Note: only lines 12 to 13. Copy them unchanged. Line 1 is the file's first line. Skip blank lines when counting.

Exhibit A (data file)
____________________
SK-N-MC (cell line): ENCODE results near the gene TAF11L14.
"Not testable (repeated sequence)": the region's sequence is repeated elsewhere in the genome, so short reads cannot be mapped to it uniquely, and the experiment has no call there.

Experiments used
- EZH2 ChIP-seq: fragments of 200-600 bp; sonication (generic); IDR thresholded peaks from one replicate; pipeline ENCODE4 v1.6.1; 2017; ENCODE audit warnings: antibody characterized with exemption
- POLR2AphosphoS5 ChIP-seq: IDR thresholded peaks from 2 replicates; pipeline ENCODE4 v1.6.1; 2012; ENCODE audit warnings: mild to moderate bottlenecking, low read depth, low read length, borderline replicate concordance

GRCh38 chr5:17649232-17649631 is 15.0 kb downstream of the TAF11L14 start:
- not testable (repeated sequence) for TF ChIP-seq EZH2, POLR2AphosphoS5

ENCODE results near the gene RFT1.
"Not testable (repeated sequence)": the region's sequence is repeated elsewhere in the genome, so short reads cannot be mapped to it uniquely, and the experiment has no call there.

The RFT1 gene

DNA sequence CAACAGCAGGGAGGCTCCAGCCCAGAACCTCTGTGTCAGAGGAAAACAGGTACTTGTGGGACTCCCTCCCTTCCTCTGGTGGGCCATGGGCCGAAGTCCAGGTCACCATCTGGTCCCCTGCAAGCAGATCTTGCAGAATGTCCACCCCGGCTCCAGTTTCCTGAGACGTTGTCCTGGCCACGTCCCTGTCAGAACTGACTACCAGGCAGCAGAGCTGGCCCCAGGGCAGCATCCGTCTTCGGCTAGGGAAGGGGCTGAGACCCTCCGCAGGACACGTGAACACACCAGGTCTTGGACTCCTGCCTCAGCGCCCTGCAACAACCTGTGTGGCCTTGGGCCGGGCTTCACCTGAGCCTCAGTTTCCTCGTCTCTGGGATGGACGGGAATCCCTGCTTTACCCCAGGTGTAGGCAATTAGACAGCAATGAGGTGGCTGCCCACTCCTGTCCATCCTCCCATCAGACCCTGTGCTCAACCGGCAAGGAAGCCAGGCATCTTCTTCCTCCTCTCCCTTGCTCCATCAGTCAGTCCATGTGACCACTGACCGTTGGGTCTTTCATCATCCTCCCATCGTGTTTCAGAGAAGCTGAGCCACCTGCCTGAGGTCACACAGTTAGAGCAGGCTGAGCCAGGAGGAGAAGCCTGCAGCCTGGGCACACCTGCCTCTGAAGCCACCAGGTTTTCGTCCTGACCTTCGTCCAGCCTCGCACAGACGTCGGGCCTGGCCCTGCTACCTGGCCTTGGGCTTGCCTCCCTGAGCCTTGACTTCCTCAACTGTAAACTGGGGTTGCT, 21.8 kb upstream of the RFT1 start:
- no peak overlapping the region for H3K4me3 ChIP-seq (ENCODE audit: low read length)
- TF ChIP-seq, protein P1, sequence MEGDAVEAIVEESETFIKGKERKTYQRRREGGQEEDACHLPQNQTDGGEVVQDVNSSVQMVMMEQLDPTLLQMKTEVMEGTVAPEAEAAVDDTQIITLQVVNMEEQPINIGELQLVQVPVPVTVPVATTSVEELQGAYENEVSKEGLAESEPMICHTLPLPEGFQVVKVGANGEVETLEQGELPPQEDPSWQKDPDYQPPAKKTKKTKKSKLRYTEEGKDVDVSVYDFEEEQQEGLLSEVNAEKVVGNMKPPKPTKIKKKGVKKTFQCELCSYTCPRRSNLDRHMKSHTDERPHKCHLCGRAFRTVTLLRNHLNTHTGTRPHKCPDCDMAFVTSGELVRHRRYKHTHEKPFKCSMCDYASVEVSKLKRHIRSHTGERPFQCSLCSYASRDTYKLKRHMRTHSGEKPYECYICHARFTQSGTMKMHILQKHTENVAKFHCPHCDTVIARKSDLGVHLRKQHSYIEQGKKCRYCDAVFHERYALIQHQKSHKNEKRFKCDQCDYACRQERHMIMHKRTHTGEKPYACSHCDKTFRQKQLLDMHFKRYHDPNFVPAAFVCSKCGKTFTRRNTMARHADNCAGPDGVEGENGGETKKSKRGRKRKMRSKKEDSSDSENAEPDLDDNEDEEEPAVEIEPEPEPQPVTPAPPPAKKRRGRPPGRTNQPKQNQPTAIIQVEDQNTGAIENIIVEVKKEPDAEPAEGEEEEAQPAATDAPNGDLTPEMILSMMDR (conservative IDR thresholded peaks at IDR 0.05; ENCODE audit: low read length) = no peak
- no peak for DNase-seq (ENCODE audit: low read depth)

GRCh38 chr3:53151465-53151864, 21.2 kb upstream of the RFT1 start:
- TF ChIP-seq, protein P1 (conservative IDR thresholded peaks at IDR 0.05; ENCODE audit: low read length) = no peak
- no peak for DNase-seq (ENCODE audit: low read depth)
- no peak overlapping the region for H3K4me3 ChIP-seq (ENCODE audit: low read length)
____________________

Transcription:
- no peak overlapping the region for H3K4me3 ChIP-seq (ENCODE audit: low read length)
- TF ChIP-seq, protein P1, sequence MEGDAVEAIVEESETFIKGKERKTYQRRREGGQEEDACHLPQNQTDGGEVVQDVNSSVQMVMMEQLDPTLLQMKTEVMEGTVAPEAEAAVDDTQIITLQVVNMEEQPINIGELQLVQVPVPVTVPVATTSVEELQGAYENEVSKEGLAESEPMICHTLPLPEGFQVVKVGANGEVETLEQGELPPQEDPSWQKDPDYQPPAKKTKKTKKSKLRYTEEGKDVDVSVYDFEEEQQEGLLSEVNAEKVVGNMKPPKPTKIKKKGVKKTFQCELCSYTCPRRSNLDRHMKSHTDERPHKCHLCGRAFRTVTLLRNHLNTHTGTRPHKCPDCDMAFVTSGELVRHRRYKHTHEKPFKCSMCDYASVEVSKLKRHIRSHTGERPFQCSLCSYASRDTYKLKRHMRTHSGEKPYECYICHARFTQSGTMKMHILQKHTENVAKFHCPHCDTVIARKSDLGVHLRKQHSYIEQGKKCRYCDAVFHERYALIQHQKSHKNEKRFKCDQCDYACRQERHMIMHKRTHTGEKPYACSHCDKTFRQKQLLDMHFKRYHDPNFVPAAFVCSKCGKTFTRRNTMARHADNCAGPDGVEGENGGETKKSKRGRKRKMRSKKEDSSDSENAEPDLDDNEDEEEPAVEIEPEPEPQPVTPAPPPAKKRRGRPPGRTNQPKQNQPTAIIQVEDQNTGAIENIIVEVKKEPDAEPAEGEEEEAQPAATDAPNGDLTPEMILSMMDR (conservative IDR thresholded peaks at IDR 0.05; ENCODE audit: low read length) = no peak